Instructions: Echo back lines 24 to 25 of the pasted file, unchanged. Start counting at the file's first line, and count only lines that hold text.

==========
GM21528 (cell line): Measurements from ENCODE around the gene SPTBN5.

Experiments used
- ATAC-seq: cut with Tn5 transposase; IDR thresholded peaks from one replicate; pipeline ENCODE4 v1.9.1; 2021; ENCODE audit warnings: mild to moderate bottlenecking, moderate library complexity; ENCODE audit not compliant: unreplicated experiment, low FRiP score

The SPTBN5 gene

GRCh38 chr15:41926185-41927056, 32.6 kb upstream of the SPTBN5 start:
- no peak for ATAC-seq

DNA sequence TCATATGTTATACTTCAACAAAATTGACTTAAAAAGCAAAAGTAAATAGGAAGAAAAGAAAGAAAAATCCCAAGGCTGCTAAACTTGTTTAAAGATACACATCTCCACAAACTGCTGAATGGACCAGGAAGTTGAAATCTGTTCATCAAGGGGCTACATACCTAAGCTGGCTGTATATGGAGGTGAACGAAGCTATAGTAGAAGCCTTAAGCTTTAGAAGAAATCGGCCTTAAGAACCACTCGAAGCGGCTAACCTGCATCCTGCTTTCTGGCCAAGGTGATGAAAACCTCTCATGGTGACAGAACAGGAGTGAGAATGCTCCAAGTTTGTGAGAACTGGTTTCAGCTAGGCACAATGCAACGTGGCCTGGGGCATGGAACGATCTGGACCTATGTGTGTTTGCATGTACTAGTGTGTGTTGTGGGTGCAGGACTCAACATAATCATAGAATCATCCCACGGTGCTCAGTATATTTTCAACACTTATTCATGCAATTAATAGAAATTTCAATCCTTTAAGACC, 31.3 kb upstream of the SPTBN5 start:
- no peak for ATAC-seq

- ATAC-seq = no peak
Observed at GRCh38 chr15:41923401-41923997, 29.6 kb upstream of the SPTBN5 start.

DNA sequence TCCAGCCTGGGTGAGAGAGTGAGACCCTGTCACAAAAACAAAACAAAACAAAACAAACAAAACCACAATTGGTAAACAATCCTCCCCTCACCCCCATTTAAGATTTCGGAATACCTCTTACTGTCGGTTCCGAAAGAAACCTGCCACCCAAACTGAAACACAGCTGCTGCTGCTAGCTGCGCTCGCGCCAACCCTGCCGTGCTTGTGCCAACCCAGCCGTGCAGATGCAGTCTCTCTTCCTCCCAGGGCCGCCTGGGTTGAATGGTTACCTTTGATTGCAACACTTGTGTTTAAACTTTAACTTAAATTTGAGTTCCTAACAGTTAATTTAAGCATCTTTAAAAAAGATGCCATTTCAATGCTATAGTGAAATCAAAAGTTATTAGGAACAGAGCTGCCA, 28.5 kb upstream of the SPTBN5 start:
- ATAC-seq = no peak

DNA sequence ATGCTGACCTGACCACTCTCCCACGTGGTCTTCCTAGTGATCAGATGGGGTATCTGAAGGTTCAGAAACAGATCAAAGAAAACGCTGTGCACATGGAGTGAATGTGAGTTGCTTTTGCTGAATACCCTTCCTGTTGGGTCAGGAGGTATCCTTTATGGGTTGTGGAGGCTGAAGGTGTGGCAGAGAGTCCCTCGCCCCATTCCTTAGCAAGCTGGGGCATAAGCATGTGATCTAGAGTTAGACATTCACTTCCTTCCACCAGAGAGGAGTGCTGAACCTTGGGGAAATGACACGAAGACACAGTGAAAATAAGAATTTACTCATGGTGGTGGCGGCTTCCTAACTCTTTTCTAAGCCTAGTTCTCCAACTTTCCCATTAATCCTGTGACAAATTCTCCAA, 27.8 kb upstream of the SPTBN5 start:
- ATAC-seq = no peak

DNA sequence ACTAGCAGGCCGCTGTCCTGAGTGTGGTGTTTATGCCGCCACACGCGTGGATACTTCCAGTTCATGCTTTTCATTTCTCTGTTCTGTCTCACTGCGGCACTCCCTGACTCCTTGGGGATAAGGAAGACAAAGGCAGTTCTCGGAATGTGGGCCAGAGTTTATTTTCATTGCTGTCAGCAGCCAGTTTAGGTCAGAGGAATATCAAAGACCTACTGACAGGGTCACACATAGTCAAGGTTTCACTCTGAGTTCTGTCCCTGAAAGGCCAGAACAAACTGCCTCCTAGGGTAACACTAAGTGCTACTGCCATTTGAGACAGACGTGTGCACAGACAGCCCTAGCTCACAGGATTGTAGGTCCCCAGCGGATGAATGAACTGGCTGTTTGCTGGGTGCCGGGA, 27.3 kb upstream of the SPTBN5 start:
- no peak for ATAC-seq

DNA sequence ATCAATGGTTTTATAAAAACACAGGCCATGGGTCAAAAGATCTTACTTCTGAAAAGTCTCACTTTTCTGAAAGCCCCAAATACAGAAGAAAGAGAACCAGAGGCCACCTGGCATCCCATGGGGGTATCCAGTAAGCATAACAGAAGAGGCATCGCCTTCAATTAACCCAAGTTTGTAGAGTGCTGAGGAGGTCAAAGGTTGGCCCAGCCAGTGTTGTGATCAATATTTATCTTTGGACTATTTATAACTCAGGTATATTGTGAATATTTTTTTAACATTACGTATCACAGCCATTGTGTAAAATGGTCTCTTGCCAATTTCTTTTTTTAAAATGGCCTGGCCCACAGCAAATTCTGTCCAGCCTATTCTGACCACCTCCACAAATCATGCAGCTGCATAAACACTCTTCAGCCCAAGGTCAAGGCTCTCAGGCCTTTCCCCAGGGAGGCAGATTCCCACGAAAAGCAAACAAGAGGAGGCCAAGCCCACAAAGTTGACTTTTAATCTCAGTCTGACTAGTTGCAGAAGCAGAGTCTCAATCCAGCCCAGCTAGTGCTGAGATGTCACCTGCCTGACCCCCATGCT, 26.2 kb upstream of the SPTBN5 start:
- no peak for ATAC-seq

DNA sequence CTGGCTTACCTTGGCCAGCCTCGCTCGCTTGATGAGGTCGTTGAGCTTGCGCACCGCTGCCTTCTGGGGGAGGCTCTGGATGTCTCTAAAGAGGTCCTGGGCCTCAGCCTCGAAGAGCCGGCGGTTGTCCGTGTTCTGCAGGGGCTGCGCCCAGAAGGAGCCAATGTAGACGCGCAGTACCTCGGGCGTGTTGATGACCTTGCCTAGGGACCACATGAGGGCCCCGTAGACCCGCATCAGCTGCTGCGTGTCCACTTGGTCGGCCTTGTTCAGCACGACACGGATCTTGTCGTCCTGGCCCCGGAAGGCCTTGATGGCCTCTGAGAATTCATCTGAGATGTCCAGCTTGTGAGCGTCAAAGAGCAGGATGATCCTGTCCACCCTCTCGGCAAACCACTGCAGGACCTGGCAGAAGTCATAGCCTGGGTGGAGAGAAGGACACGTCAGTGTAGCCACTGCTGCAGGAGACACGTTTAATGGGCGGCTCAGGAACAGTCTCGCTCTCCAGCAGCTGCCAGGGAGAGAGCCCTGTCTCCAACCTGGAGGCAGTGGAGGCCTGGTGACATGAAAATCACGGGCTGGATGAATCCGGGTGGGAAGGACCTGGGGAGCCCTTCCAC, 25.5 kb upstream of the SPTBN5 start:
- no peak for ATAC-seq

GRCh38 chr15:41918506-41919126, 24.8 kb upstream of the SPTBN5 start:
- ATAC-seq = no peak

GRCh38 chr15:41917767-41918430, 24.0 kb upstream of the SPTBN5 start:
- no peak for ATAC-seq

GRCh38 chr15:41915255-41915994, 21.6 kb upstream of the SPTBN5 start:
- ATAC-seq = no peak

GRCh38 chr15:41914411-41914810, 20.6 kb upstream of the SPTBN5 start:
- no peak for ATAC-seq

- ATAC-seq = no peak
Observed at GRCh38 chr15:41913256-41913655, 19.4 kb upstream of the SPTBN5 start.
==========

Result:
- no peak for ATAC-seq

GRCh38 chr15:41915255-41915994, 21.6 kb upstream of the SPTBN5 start: